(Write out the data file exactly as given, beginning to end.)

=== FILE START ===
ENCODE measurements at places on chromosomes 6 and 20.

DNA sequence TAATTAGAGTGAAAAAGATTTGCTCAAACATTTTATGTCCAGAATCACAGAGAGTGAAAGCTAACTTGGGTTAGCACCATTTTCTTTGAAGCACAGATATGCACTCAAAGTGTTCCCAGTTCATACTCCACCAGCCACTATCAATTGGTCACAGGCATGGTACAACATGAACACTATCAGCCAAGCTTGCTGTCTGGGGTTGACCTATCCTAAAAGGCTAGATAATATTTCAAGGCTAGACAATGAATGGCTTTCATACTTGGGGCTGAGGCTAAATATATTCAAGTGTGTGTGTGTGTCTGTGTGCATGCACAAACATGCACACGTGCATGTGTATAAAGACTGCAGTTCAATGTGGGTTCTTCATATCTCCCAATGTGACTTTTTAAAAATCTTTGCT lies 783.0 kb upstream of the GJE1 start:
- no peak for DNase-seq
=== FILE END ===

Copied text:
ENCODE measurements at places on chromosomes 6 and 20.

DNA sequence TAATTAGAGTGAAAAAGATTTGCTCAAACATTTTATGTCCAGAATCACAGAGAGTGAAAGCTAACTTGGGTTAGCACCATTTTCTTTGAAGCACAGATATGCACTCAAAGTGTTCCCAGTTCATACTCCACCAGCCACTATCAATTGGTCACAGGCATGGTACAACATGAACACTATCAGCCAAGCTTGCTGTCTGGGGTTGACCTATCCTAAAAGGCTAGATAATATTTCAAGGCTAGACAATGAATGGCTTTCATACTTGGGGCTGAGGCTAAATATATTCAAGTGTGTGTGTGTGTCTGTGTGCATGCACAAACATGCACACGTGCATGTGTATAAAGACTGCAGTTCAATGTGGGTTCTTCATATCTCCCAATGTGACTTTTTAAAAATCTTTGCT lies 783.0 kb upstream of the GJE1 start:
- no peak for DNase-seq